If they don't settle early, then EA may win on class certification (which is a process that takes a year or so all by itself) and then this all pretty much goes away. But if it gets past that point and Keller can certify the class, then EA is very probably fucked (legal term).
Bottom line: Unless EA can kick this stuff out on a "technicality" within the next year or so, we're very likely going to have some change to the way EA makes their college games. The only question is how big the change will be and how much EA will have to pay out in the interim.
It's always been a fiction that EA wasn't profiting off the likenesses of college athletes, especially after consoles hooked themselves up to the internet and roster downloading became commonplace. The fig leaf of not using players' names doesn't change the fact that it's Mike Hart in the #20 jersey, and that this is an illegal use of player likenesses. Listen to the law-talkin' guy.
If the NCAA has any sense they will use this opportunity to provide players in revenue sports some of the fruits of their labors. Here's an opportunity to provide some level of payment over and above the scholarship money they're already getting. The money comes from an outside source—so it won't cannibalize whatever the NCAA wants to do—and can reasonably be distributed on an equal basis to everyone. I'm betting EA would prefer that to randomizing players entirely if they lose the suit. There is a way to comply with the law that is a win-win and a way that's lose-lose. The NCAA should pick the good one, because in all probability they're going to have to choose.
Unless, that is, EA's lawyers boot up a 2003 version of the game and use John Navarre to option the universe into submission. In that case, all bets are off.
Just don't grow awesome hair, kid. Oklahoma's decisions on which marginal characters to keep and which to ditch are mystifying. Last year, wideout Josh Jarboe brought a gun to school and got expelled. Oklahoma decided they'd still take him but he was on triple-secret probation. Jarboe then showed up on the internet smiling as he rapped about, you know, things that are in rap, at which point Bob Stoops said this:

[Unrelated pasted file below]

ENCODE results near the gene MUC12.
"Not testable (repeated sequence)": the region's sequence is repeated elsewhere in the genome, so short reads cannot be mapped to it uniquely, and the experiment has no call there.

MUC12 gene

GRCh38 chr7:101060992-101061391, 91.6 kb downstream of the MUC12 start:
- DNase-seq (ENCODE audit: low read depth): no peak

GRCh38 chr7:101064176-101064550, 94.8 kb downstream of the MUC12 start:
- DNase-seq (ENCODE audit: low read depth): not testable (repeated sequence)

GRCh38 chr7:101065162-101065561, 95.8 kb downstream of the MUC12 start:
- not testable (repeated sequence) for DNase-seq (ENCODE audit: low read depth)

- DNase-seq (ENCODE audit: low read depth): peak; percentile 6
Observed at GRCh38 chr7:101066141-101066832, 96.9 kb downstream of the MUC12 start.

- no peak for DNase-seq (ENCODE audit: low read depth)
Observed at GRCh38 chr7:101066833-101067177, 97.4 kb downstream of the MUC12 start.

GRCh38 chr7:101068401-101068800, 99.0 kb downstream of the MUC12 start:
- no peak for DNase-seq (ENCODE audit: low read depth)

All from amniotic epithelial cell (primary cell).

"Kick a guy off the team for what he says?" Stoops said. The whole Internet culture frustrates Stoops. "We're starting to talk about everything kids say and do," Stoops said. "Now we're in people's homes, in their private spaces."
The probation was so triple-secret that not even Stoops knew about it. The local vultures in the Oklahoma newspapers swooped in and the kid got gone.
Now enter Justin Chaisson, who has issues at least as severe as Jarboe's (warning: link has video that plays automatically; advise you skip it):
Outside the coffee shop, Chaisson grabbed the girl's arm and forced her into the back seat of his sport-utility vehicle, according to the report.
The girl told police Chaisson punched her in the ribs and drove her to the desert before pulling her out of the vehicle. She said that’s when he placed a screwdriver to her neck and threatened to kill her, according to the report.
The reprehensible Barry Tramel, the main vulture mentioned above, has an opinion on this: take him because now we're all cynical and stuff. What's the message here? Just don't show up on the internet screwing around with your friends and we're good? Avoid amazing dreadlocks?* Words are words, man, especially when they're not directed at anyone.
*(Actually, given Johnny Sears this might be a good message: kids, if you have amazing dreadlocks they will bring you naught but misery.)
Etc.: I think I'm a fan of Philadelphia's new MLS team. "Join or Die": I choose join.